"Ireland's preference would be to see any US imposition of tariffs dealt with at the WTO (World Trade Organisation), however, any such process could take a number of years to resolve with the possibility of substantial damage being caused to EU exports in the interim," the briefing states.

Trade war aside, Varadkar's advisers are expecting a warm reception in the White House. Trump has surrounded himself with Irish-Americans since taking office and Enda Kenny was well received when he made the Stateside journey last year.

When speaking to Trump, the Taoiseach will pitch Ireland as America's "bridge to Europe" after the UK eventually leaves the union. It's a tough sell to a president who has supported Brexit and made former Ukip leader Nigel Farage his unofficial ambassador to Britain.

But will Trump one day visit Ireland as many US presidents have in the past? A senior government source told the Sunday Independent the invitation extended to the US president by Enda Kenny "still stands" and the controversial businessman was welcome to visit Ireland at his convenience. "The invitation was issued by Enda Kenny and it's still here and won't be retracted," the source added.


Brexit is another big focus of the St Patrick's Day trade mission this year. Last Wednesday evening, just after 7pm, a group of ministers and advisers gathered in Tanaiste Simon Coveney's office in Government Buildings for a full briefing on the talks in Brussels. It had been decided at Cabinet the previous day that ministers should be given a refresher course on Brexit ahead of the St Patrick's Day exodus. Ministers were also keen to be given a heads-up on possible developments in negotiations which might take place while they are away.

The week after ministers arrive back from their globetrotting, the Taoiseach will leave for Brussels for a high-stakes EU summit on Brexit.

At this point, it is hoped a legal agreement will be reached between the EU and our neighbours on the thorny issue of the Northern Ireland border and the transition period before we finally say farewell to Britain.

So it is hugely important that ministers stay on message when they are swanning around international soirees.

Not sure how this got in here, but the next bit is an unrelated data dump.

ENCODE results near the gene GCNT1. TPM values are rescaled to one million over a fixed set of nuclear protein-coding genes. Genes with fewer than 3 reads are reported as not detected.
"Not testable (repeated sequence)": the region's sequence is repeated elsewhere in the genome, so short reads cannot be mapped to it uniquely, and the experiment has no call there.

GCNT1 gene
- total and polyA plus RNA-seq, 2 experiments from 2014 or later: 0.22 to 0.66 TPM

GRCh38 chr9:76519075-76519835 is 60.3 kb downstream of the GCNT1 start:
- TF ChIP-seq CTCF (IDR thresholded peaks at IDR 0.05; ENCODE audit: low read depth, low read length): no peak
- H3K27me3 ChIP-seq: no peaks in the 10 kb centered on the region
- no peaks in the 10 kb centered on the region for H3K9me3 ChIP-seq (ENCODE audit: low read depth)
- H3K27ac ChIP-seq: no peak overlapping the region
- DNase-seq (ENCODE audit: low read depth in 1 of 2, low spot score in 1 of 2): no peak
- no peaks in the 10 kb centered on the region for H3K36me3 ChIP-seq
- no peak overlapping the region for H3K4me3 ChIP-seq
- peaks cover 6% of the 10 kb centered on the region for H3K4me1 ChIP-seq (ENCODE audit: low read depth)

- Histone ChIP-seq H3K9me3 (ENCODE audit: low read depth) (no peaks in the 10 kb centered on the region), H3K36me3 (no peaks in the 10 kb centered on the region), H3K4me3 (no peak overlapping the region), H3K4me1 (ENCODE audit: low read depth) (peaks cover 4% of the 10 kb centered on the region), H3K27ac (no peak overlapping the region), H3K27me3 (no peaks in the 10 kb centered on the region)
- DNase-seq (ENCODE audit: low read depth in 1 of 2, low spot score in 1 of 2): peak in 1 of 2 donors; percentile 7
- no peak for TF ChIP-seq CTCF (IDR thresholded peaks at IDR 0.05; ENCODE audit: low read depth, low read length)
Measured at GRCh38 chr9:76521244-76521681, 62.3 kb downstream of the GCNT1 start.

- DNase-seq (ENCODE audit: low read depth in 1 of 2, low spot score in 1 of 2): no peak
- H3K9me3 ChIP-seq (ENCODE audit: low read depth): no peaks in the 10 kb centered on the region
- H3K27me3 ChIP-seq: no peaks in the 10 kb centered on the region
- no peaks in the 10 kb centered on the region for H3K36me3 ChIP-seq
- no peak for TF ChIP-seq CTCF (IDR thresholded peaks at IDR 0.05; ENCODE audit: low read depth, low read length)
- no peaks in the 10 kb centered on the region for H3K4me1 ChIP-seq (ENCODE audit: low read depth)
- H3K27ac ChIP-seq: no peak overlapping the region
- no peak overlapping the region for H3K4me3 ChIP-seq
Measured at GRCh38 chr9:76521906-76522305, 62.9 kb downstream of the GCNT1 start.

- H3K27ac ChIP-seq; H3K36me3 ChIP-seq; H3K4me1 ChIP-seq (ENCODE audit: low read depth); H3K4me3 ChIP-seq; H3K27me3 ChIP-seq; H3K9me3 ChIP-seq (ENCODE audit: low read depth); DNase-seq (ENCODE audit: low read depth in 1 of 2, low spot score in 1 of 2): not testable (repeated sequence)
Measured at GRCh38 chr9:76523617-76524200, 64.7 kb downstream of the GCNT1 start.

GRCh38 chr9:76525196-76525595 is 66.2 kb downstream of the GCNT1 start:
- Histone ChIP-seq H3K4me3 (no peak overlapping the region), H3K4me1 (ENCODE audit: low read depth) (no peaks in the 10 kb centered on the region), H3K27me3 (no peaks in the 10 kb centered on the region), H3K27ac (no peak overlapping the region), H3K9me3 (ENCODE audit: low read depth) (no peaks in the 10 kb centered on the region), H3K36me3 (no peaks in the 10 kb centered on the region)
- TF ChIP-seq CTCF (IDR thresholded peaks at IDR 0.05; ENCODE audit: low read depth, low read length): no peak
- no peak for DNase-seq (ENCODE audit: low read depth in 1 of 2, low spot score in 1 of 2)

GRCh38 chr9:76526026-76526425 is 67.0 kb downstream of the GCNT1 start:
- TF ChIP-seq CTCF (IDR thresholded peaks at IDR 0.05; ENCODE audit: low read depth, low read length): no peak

In his office, Coveney talked through events of recent weeks and what he expects to happen in the coming days ahead of the March 22-23 EU summit. There are complexities around Brexit that some ministers wouldn't have come across due to their portfolios.

The Government is proud that there hasn't been a Brexit-related gaffe by ministers at home or abroad. But there is a fear that a wrong word or misunderstanding of policy could derail the talks or be pounced on by those Tories who back Brexit. "It was an attempt to make sure everyone is across Brexit before they go away," a source at the meeting said.

Criticism of the British government will form an integral part of the St Patrick's Day missions. This has been going on for the past year or so, but ministers are expected to amplify the rhetoric against the UK in seeking to sell Ireland as a location to do business in the post-Brexit world.

Coveney told the meeting he has been "heartened" by the support the EU has shown Ireland since talks began.

"The UK fully expected the EU to tap Ireland on the shoulder at some stage and say 'look if you don't mind we'll come back to the border later', but the solidarity has been astounding," a source said.

Coveney's assurances were copper-fastened with the arrival of Donald Tusk last Thursday. The former Polish prime minister put to bed any suggestions that the Northern Irish border would be parked while other areas of the Brexit deal were thrashed out.

"If in London someone assumes that the negotiations will deal with other issues first before moving to the Irish issue, my response would be 'Ireland first'," Tusk said following the meeting with Varadkar. All very positive for the Government as it jets off to charm and schmooze dignitaries and world leaders.

However, one government source insisted Ireland will not become a "vessel for the EU". "It's actually dangerous for Ireland to be seen as Europe's puppet," the source added.

Sunday Independent